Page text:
By Lemay Padron Oliveros*
HAVANA TIMES — There isn’t a lot of protocol to go the Cuban Grandmaster Leinier Dominguez’s home. When trying to open the gate to reach his front door, I stopped and thought about whether one of those watchdogs, of which there are many in the Havana neighborhood of Fontanar, would come out to greet me. But, nothing like that happened.
According to what Leinier himself told me later, even though he really likes these dogs, he has resisted having one because he travels quite frequently with his wife Yanelis and then he would have to find somebody to feed him.
When entering his home, a board with a game of chess with glass pieces receives you in the middle of a small table in the middle of this living room, and you already realize that you aren’t in anyone’s old home, but in a kind of temple where Caissa, the goddess of 64 squares, rules.
However, Guines, Cuba’s own hero clarified that even though the goddess of chess has marked his life, God is the one who rules in his home, which is a statement most Evangelists, who have been practicing a long time, say early on in a conversation.
Sitting down face-to-face, we began to talk like two Cubans who don’t see each other enough, but as always our native land draws us in, we talk naturally, as if this wasn’t an interview, and we even joke as the conversation progresses.
Sometimes, you can hear Sebastian, the most precious gift life has given him, complaining in the back. “To tell you the truth, he lets me rest, he’s quite calm. We both liked the name, it has nothing to do with chess, it’s a classical name,” he talks to me about his first-born, who is about to turn three.
Do you sometimes wake up at night thinking about moves?
LD: Yes, that has happened before, not very often, but it does happen. I spend a lot of time thinking about chess, even though I’m not directly studying it. When you enjoy it so much and you can have all the positions in your mind, it isn’t difficult to do this while you are doing something else.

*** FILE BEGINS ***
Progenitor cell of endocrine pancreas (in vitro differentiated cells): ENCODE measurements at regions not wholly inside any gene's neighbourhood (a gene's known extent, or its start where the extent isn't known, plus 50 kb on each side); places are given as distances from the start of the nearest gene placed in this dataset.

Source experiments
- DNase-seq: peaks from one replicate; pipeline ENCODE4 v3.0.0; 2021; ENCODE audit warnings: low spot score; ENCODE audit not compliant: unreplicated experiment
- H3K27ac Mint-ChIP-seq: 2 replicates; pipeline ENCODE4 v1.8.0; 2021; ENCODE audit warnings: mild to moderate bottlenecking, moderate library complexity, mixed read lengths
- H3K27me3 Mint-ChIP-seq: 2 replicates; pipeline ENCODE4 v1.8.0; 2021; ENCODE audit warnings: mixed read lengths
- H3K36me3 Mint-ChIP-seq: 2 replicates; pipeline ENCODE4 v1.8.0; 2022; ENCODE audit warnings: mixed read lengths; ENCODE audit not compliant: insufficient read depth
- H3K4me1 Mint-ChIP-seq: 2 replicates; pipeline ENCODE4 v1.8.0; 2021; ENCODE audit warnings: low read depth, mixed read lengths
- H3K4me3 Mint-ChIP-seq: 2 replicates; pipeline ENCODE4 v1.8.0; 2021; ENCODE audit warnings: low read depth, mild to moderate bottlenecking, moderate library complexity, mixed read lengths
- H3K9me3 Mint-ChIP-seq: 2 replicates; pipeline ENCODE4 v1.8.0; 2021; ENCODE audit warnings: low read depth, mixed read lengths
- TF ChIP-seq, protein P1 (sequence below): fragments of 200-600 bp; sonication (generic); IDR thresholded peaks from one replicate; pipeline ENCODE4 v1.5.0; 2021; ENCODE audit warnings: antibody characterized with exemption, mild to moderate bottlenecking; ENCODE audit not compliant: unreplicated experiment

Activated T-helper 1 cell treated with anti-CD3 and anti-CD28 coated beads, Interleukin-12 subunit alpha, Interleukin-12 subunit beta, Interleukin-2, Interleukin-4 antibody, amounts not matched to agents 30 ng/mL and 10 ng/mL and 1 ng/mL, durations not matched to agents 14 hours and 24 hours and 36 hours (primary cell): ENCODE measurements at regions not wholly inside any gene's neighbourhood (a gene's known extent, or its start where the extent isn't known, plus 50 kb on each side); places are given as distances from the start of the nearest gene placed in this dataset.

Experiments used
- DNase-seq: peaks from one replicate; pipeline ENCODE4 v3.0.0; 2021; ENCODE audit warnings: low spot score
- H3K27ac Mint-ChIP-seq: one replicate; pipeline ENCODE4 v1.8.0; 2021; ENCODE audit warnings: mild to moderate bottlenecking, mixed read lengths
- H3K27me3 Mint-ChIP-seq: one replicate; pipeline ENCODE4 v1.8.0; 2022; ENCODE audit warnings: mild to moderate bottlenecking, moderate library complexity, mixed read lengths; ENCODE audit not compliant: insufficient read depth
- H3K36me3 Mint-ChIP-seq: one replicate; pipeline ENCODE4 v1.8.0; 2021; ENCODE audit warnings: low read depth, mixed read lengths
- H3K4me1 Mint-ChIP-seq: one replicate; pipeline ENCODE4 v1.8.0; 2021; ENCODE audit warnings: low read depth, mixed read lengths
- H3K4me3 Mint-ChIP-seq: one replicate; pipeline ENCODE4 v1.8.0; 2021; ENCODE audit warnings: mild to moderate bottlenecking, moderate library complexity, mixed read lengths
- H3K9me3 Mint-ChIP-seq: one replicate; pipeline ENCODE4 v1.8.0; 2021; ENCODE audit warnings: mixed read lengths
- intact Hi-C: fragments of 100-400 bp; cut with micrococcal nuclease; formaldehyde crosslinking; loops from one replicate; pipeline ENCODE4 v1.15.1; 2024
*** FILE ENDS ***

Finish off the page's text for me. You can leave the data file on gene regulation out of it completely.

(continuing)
So, is chess always with you?
LD: I try not to take chess with me everywhere, but it’s hard for someone who enjoys it and has spent their entire life playing, to not think about it all the time, and you surprise yourself sometimes analyzing a position where you aren’t sure or have a constant idea, you work on it unconsciously. I always carry my laptop around with me and I always play some chess even when I am on holiday. I’m not going to study on my holiday, but I always look things up, even though I get in trouble with my family.
Talking about your family, does this extraordinary mind help you with household chores?
LD: It isn’t so exceptional in that aspect, I have to improve a lot yet in this other game of chess. My wife could give you a dissertation, I’m a little hopeless when it comes to household chores, but I try my best and I am trying to get better. For example, the other day, I went out to look for something with a container and I came back without the lid.
How do you find a balance between life and chess?
LD: I have always tried to reach my limits in chess, to be ambitious in the sporting sense, I try to exploit my greatest potential, but I am also trying to live a balanced life, to dedicate time to my family and to live a more balanced life. Recently, I’ve been trying to go down this route and to not dedicate 10 or 12 hours to training so much, that’s what I have been feeling I need to do recently.